More to the point, however, we note that the district court’s reasoning in Beharry in fact offers no support for Oliva’s claim that the CRC affords him relief from removal unavailable under ? 1229b(b)(1). In Beharry, the court invoked and applied a principle of statutory interpretation first explicated in The Charming Betsy, 6 U.S. (2 Cranch) 64, 2 L.Ed. 208 (1804), to support its conclusion that the CRC relieved petitioner from the aggravated felony bar of 8 U.S.C. ? 1182(h). In The Charming Betsy, the Supreme Court ruled that an ambiguous statute should be construed, whenever possible, not to conflict with international law. See id. at 118. This canon of statutory interpretation, however, does not apply where the statute at issue admits no relevant ambiguity. See Guaylupo-Moya v. Gonzales, 423 F.3d at 135; United States v. Yousef, 327 F.3d at 92; see also Guaylupo-Moya v. Gonzales, 423 F.3d at 131 (concluding that ? 1182(h) is not ambiguous). In this case, we conclude that no ambiguity can be discerned in the timeliness requirement of ? 1229b(b)(1). That statute clearly limits relief based on family hardship to aliens who have been continuously physically present in the United States for ten years. See 8 U.S.C. ? 1229b(b)(1)(A).9 It would make no sense to “interpret” this statute to afford Oliva a CRC hearing, thereby effectively eliminating an unambiguous requirement specifically written into the statute by Congress.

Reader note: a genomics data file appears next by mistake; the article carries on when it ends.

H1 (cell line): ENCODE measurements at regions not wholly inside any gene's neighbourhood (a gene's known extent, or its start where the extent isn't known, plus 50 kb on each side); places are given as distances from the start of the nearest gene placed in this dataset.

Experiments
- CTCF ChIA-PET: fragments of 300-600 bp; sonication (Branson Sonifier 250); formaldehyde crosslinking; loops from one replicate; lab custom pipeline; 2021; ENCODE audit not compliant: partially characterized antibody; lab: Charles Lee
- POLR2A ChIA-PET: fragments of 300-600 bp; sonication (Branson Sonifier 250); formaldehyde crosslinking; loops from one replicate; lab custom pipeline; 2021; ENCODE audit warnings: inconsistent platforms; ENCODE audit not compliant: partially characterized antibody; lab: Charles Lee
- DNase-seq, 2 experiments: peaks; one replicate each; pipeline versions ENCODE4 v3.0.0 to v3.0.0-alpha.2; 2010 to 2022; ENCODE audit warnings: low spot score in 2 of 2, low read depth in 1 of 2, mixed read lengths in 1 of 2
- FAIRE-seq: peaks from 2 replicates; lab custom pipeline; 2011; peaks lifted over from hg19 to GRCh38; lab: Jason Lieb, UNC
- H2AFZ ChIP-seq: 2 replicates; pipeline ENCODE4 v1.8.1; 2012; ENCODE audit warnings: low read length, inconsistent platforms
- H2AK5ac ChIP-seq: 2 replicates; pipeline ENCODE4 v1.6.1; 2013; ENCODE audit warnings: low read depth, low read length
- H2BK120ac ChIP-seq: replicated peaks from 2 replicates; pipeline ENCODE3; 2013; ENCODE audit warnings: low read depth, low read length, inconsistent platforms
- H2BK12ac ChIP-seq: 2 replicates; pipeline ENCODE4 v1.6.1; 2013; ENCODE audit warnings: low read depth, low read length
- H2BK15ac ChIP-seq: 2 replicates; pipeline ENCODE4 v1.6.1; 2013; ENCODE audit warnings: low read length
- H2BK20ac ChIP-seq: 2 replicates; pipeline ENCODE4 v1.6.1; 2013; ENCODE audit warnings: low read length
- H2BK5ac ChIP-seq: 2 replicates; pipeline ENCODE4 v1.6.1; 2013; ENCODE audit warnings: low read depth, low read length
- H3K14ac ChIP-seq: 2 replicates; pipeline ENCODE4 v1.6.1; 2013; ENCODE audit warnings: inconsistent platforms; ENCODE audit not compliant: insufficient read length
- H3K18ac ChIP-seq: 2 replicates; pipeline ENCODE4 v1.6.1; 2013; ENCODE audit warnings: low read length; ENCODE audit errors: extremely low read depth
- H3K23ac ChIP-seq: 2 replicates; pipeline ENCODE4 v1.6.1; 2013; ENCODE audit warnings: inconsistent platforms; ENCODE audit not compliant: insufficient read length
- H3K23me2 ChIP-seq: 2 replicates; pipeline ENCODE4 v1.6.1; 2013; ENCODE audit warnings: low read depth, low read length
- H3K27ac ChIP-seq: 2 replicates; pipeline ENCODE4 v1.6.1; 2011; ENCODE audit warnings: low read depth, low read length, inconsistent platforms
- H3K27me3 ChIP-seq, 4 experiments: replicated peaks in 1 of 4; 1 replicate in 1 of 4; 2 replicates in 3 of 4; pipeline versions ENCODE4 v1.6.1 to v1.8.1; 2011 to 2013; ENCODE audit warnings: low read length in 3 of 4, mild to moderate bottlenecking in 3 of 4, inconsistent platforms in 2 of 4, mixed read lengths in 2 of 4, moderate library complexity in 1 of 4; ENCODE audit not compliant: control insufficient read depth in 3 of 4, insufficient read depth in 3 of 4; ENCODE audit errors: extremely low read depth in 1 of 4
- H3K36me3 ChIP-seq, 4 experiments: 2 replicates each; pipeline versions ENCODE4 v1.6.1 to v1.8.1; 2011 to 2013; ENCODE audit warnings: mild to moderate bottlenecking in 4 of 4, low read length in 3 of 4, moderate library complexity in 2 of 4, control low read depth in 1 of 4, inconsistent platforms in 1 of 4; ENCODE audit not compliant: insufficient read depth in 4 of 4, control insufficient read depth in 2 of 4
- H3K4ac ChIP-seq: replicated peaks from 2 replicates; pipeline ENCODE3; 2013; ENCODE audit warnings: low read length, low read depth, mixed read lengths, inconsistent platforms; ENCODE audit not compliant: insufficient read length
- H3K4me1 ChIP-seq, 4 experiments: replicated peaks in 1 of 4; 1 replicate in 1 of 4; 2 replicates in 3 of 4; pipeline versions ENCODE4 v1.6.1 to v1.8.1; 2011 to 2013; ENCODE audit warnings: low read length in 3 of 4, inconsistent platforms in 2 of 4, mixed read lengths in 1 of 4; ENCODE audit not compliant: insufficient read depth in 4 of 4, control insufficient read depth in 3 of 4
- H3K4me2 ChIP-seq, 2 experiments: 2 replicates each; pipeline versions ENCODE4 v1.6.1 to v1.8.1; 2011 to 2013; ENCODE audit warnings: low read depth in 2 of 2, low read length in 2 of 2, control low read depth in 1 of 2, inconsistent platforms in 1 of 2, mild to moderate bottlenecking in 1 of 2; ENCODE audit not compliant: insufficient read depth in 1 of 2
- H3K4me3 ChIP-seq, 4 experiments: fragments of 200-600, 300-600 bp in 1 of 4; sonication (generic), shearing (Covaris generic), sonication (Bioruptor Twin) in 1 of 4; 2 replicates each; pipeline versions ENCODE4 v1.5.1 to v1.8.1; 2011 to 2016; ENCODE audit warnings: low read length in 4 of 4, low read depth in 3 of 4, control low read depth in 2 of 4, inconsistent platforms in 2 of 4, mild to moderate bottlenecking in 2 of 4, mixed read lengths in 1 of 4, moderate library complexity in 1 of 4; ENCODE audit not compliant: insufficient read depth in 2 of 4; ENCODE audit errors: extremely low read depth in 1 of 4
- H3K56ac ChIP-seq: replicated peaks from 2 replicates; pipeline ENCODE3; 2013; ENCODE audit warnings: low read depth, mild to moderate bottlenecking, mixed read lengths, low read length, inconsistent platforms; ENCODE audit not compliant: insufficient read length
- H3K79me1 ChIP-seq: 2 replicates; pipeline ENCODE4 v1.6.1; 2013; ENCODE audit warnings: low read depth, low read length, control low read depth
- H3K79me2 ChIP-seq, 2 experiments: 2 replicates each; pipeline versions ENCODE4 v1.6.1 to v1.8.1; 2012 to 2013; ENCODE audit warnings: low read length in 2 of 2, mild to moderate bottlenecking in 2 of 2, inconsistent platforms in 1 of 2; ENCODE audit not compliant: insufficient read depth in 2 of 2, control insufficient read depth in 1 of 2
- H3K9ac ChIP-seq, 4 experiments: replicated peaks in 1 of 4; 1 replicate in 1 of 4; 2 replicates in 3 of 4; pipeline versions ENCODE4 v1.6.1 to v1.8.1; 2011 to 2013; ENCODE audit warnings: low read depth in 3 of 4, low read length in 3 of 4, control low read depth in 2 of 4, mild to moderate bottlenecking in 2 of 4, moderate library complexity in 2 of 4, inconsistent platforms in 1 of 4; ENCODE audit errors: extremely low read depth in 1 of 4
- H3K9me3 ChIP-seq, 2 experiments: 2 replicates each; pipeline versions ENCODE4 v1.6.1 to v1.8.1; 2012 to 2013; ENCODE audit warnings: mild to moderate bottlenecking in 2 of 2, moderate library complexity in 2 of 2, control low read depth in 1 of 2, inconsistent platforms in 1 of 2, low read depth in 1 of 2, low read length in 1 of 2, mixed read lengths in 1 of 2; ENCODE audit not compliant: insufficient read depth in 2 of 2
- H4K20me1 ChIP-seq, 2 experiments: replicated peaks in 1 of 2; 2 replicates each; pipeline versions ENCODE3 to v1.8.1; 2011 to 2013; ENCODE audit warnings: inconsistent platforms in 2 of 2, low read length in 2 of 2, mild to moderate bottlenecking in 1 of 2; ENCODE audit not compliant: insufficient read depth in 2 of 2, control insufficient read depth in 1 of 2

Indeed, we cannot do so. As this court recently observed, “clear congressional action trumps customary international law.” Guaylupo-Moya v. Gonzales, 423 F.3d at 136; see also TMR Energy Ltd. v. State Prop. Fund of Ukr., 411 F.3d 296, 302 (D.C.Cir.2005) (“Never does customary international law prevail over a contrary federal statute.”). This rule, of course, applies in immigration matters. See, e.g., Wang v. Ashcroft, 320 F.3d 130, 142 n. 18 (2d Cir.2003) (“We need not consider whether returning Wang to China impinges on any norms of customary international law because, in the instant case, the issue is governed by the treaties and legislative and regulatory enactments of the United States.”); Guzman v. Tippy, 130 F.3d 64, 66 (2d Cir.1997) (per curiam) (noting that the indefinite detention of an excludable alien does not violate international law because international law was displaced by a legislative enactment, a decision of the Attorney General, and a ruling by the Supreme Court); Barrera-Echavarria v. Rison, 44 F.3d 1441, 1451 (9th Cir.1995) (en banc); Gisbert v. United States Att’y Gen., 988 F.2d 1437, 1447-48 (5th Cir.1993); Garcia-Mir v. Meese, 788 F.2d 1446, 1453-55 (11th Cir.1986).


Accordingly, we hold that ? 1229b(b)(1), and not any norm of customary international law that might be derived from the CRC, controls a nonpermanent resident alien’s request for relief from removal based on family hardship.

III. Conclusion